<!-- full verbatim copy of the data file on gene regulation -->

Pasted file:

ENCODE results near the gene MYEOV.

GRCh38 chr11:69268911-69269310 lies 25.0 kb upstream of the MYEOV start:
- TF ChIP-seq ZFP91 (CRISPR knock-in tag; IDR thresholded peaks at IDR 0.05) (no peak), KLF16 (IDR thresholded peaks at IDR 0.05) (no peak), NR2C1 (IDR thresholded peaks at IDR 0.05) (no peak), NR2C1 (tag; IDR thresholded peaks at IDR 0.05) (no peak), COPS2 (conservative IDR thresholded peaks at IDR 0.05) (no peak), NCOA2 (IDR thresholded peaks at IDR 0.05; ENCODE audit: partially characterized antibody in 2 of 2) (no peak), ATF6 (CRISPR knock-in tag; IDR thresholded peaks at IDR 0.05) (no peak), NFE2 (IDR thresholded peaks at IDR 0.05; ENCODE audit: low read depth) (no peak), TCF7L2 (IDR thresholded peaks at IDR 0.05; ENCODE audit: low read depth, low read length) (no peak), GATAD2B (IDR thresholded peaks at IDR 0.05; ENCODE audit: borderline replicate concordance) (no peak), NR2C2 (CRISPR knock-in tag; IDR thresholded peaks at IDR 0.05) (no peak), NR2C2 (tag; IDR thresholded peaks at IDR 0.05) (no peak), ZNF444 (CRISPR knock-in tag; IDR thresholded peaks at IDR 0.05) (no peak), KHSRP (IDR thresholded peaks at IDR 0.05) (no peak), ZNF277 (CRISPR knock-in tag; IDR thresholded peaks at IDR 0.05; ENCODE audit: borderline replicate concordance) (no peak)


ENCODE results near the gene MYEOV.

GRCh38 chr11:69268911-69269310 lies 25.0 kb upstream of the MYEOV start:
- TF ChIP-seq ZFP91 (CRISPR knock-in tag; IDR thresholded peaks at IDR 0.05) (no peak), KLF16 (IDR thresholded peaks at IDR 0.05) (no peak), NR2C1 (IDR thresholded peaks at IDR 0.05) (no peak), NR2C1 (tag; IDR thresholded peaks at IDR 0.05) (no peak), COPS2 (conservative IDR thresholded peaks at IDR 0.05) (no peak), NCOA2 (IDR thresholded peaks at IDR 0.05; ENCODE audit: partially characterized antibody in 2 of 2) (no peak), ATF6 (CRISPR knock-in tag; IDR thresholded peaks at IDR 0.05) (no peak), NFE2 (IDR thresholded peaks at IDR 0.05; ENCODE audit: low read depth) (no peak), TCF7L2 (IDR thresholded peaks at IDR 0.05; ENCODE audit: low read depth, low read length) (no peak), GATAD2B (IDR thresholded peaks at IDR 0.05; ENCODE audit: borderline replicate concordance) (no peak), NR2C2 (CRISPR knock-in tag; IDR thresholded peaks at IDR 0.05) (no peak), NR2C2 (tag; IDR thresholded peaks at IDR 0.05) (no peak), ZNF444 (CRISPR knock-in tag; IDR thresholded peaks at IDR 0.05) (no peak), KHSRP (IDR thresholded peaks at IDR 0.05) (no peak), ZNF277 (CRISPR knock-in tag; IDR thresholded peaks at IDR 0.05; ENCODE audit: borderline replicate concordance) (no peak)